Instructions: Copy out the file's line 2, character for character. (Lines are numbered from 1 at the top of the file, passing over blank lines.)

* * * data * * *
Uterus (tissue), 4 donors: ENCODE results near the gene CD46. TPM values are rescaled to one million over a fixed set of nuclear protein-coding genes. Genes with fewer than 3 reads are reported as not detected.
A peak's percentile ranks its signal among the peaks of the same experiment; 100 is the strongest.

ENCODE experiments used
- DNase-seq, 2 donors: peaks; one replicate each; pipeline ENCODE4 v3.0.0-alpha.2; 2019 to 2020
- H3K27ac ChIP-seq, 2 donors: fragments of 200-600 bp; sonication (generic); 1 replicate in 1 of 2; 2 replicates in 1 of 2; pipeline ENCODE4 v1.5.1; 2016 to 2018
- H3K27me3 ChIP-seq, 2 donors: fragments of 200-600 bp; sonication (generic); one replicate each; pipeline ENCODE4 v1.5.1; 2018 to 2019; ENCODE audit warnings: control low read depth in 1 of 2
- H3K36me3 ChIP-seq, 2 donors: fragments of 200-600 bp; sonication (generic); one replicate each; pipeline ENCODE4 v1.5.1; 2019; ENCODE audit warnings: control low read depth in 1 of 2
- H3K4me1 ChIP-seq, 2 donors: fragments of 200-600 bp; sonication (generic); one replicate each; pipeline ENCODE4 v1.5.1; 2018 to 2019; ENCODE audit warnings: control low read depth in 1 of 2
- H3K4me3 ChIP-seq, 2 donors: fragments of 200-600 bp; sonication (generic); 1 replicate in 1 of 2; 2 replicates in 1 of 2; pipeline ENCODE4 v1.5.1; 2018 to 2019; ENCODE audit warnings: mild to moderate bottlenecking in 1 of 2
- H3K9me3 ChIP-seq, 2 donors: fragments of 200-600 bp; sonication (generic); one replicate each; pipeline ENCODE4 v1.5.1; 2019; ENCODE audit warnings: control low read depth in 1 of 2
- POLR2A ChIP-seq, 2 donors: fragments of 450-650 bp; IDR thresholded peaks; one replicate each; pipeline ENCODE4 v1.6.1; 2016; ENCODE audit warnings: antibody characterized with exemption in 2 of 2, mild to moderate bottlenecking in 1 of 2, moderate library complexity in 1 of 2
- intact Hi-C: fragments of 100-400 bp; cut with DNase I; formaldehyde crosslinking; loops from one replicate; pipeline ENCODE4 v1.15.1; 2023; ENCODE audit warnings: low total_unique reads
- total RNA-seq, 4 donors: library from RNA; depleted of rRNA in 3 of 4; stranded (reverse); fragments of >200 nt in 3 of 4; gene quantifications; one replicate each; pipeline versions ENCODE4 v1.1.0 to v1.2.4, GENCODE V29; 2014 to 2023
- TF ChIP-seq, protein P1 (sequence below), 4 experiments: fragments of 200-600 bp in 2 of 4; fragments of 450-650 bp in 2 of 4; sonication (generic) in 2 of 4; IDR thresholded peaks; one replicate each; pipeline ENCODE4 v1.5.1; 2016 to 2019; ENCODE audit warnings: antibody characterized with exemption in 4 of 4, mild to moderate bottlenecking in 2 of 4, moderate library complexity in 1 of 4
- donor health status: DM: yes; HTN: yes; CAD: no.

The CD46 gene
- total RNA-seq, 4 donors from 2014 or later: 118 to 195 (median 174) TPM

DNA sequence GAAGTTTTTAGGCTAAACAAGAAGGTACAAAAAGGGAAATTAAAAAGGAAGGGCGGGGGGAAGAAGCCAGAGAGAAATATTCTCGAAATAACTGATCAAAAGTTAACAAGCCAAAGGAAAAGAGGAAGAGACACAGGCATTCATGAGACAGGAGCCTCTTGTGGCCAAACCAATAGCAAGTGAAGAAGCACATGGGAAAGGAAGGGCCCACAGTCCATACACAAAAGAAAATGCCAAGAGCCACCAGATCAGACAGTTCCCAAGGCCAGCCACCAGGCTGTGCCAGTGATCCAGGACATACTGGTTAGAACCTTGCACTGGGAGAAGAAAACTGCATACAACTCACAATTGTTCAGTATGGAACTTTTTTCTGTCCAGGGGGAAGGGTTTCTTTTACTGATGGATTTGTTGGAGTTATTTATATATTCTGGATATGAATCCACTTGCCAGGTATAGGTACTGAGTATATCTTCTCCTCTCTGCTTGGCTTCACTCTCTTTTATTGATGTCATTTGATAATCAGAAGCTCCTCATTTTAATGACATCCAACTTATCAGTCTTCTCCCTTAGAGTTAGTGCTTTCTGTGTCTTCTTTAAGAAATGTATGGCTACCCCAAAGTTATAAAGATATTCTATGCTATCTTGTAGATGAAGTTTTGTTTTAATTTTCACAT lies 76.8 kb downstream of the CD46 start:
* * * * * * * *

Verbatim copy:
A peak's percentile ranks its signal among the peaks of the same experiment; 100 is the strongest.